The distant echo of a bell will ring throughout Sauder Concert Hall on Saturday evening as the orchestra opens the Concerto-Aria concert with Mussorgsky’s “A Night on Bald Mountain.”The 7:30 p.m. concert will feature the nine winners of the Concerto-Aria competition held last November. Gregg Thaller, associate professor of music, will conduct the orchestra.
The winners include:
Peter Miller (cello), a senior; Anna Showalter (piano), a junior; and Leslee Smucker (violin), a senior, performing Beethoven’s “Triple Concerto”
Greta Breckbill, a sophomore, performing the first movement of Mendelssohn’s “Violin Concerto in E minor, Op. 56”
Drew Stoltzfus, a junior, conducting his original composition “Hibiscus Syriacus”
Nathan Grieser (saxophone), a senior, performing Ibert’s “Concerto de Camera”
Carrie Rivero (soprano), a junior, performing “Poor Wand’ring One” from Gilbert & Sullivan’s “Pirates of Penzance”
Allison Yoder (soprano), a sophomore, performing “Mein Herr Marquis” from Strauss’ “Die Fledermaus”
Emily Swora (soprano), a senior, performing “In unomini” from Mozart’s “Cos fan tutte”
For Stoltzfus, a music composition major, the concert will mark the first performance of one of his original orchestral pieces. “Hibiscus Syriacus” is a reference to a flower commonly found in Asia (known as the Rose of Sharon in North America). Much of the piece is about Stoltzfus’ reflection on life, growth and creativity.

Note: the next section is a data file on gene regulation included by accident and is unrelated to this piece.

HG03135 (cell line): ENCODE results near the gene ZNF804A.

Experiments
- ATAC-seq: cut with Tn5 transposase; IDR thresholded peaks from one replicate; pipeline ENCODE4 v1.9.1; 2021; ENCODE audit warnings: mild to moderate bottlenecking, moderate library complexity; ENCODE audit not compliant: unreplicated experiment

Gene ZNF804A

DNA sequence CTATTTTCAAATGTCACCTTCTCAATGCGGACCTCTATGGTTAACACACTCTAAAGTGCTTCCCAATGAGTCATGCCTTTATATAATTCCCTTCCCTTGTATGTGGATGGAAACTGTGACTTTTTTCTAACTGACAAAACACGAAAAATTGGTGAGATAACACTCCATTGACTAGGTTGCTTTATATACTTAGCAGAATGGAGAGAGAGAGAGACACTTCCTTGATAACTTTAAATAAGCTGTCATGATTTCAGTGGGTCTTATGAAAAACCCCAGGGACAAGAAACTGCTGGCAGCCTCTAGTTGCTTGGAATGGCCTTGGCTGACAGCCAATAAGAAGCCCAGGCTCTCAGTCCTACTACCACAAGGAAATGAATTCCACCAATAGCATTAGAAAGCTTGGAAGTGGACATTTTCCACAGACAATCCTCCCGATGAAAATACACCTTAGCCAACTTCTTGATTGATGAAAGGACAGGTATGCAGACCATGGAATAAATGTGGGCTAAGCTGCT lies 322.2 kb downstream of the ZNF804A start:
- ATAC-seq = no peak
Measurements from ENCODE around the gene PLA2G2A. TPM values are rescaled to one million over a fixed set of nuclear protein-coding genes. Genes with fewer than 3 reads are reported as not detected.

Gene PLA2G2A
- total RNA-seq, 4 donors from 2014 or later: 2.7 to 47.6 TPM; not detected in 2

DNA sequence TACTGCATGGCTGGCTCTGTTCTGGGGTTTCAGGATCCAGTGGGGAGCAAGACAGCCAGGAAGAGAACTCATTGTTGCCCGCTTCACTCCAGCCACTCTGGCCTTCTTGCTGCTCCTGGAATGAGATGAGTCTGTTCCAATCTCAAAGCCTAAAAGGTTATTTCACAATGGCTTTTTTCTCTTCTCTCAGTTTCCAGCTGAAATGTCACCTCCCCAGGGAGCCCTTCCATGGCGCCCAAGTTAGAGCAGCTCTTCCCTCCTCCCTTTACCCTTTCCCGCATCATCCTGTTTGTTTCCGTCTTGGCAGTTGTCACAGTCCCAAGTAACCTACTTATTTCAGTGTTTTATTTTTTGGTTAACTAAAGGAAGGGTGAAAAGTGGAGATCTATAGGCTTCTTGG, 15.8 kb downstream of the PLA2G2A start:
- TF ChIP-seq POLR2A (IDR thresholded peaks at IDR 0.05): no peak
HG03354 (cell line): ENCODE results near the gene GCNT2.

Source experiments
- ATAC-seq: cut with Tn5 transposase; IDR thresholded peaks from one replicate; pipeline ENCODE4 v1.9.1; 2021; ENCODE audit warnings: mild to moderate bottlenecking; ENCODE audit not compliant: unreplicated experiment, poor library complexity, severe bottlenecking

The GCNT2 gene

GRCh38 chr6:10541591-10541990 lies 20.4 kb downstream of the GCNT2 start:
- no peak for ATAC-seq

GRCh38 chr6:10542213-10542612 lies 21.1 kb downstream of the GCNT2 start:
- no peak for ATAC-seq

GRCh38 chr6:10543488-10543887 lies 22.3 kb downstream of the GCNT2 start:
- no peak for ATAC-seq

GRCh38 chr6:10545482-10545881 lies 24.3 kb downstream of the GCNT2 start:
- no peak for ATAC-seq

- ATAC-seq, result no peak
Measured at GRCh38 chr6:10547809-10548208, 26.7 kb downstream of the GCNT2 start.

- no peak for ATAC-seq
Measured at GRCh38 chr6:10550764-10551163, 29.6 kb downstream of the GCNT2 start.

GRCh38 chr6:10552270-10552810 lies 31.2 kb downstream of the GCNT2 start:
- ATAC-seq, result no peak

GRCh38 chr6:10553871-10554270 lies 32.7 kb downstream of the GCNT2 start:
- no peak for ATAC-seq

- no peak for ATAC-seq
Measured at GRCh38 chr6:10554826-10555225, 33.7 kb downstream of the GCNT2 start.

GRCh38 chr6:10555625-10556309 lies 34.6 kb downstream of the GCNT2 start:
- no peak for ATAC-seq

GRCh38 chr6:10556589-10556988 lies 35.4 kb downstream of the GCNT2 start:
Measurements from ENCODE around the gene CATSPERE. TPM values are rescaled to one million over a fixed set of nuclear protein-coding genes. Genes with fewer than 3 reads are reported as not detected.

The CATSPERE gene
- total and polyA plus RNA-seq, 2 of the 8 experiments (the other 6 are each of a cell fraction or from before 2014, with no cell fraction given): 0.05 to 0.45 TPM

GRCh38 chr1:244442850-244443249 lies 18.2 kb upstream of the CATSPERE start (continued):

He described the composition process as “tricky and unpredictable.” “Inspiration is a mysterious panther that fades into the shadows for weeks on end before pouncing on you,” Stoltzfus said.
After many hours of working on the composition, he played all the notes in C Major at once out of frustration. Surprisingly, out of this frustration came a strange elegance which became the foundation for the composition.
Miller, Showalter and Smucker have had some previous experience playing as an ensemble. Since there is a very limited number of “Triple Concertos” in the repertoire, choosing the Beethoven was an easy choice. Playing in a small ensemble has challenged the group to pay particular attention to things such as dynamics, phrasing and articulation.
As a tip to the audience, Miller said, “‘Concerto’ originally meant a playful contest, spar between the soloists and orchestra. The audience should keep this in mind when listening to all the concertos [on] Friday.”
“You’ll be glad you came,” said Thaller. “I hope that you will be overwhelmed, like I often am, with this wonderful gift that the Lord has given to all of us through the creativity of composers – the great art form of music!”
Tickets for the concert are $7 for adults, $5 for seniors and students and free for GC students with a valid ID. Tickets are available at the door only one hour before the concert.